What is the deal with coat-tailing and all those other little idiosyncrasies of our nation’s MMP system we hear bandied around in the news?
Before we get down to the details, we must have a quick rundown on the two ways to get one of the 120 seats in New Zealand’s Parliament and be an MP in the first place.
First, you can compete as an individual in one of the 71 electorates, get the most ticks next to your name from people who live in that particular electorate, and you have a seat in Parliament to represent them for the next three years. Good luck.
Second, you can compete for the Party vote. This one is arguably a harder way to get into Parliament, as you have to get a bunch of people together who agree on various policies and ideas, promote yourselves as a Party, and then hope that at least 5% of the New Zealand voting public are on board.
If your party gains 5% or more of the Party vote, you will get roughly the same percentage of the seats in Parliament.
This whole ‘5% of all voters threshold’ thing can be a tough nut to crack for a Party that is just starting out; in the 2011 election, it meant that you had to get more than 112,000 New Zealanders to vote for you.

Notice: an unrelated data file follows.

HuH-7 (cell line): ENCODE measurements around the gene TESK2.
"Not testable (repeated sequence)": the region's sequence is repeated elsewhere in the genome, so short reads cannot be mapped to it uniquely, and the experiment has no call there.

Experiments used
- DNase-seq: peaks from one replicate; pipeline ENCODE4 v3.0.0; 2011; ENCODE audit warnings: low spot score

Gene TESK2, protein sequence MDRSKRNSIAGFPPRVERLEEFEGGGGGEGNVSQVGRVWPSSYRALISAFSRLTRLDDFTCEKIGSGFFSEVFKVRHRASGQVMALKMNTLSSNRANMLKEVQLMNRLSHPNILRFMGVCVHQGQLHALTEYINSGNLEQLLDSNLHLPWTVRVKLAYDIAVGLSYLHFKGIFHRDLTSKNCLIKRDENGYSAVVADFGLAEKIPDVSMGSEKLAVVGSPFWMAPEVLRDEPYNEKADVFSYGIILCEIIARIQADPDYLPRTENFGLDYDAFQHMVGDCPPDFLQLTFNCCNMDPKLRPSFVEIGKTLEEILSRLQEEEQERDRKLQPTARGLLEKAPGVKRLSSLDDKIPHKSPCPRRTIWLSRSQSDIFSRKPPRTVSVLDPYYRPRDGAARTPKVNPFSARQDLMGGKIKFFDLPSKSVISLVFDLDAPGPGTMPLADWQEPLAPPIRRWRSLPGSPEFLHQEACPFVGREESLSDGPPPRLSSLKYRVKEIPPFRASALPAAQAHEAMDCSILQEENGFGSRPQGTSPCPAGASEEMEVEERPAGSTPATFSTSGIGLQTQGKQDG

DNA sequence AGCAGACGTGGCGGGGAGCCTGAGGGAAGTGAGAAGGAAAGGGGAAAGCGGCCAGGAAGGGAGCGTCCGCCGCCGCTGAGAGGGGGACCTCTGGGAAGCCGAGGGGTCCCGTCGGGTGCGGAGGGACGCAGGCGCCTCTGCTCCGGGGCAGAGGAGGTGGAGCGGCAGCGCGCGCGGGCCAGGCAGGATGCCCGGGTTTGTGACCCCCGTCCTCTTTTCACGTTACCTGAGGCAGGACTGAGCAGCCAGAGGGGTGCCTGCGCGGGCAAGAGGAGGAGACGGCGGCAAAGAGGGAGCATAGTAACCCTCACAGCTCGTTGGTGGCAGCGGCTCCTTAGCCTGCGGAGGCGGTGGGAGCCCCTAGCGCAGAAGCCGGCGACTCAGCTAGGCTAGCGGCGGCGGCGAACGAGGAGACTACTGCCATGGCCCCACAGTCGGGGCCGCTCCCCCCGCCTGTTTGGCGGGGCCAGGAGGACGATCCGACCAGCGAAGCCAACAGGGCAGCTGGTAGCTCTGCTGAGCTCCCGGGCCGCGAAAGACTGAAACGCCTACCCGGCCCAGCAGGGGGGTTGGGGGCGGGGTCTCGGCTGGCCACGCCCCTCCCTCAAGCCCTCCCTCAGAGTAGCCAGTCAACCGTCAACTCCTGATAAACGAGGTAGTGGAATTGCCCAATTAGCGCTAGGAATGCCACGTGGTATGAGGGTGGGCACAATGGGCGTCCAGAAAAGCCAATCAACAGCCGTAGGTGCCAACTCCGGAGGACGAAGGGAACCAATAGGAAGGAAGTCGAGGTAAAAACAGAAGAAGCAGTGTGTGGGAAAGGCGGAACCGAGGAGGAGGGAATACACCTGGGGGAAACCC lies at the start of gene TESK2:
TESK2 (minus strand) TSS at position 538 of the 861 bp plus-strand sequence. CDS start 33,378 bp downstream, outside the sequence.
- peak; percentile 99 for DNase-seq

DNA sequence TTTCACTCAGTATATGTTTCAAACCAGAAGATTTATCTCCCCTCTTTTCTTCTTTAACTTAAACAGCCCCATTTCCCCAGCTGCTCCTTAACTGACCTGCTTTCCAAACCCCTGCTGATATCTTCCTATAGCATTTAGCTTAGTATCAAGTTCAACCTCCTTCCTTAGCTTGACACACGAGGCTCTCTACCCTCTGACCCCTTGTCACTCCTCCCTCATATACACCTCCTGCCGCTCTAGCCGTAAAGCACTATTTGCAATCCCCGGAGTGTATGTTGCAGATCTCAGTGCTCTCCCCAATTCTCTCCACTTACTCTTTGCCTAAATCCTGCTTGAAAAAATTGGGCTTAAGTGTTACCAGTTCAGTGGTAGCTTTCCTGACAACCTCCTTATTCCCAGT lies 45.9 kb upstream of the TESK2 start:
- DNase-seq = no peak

Understandably, many parties focus on winning an electorate, as each one has only around 60,000 eligible voters. Therefore, the number you have to convince to vote for you to win is far less, usually, between 12,000 and 18,000 people.
The thing that makes getting an electorate seat even more attractive in our system is that if someone in your Party wins an electorate seat, the doors of Parliament are opened to the rest of your Party, and you get to bring in extra members according to the percentage of the Party vote that you have won.
For example, in 2008, the ACT Party only got 3.65% of the Party vote, but their leader Rodney Hide won the electorate of Epsom, which meant that four other ACT MPs were able to ride into Parliament on his coattails.
This electoral shortcut has allowed large parties from both sides of the political spectrum to help minor parties – those that will help them to form a government – to get into Parliament by gifting an electorate seat. They do this by directing their supporters in that electorate to vote for the smaller Party’s candidate, whilst still giving the larger Party their Party vote.
Understandably, this can seem unfair, and leads to accusations of parties ‘gaming’ the system. I have sympathy for this view, but I also believe that as long as there is a system, people will figure out how to make it work to their advantage.
It is up to New Zealand voters to be clued up on what our political operators are up to, and vote with clear eyes for the ones whose actions we agree with the most.
Jeremy Varo is Media & Communications Officer at Maxim Institute based in Auckland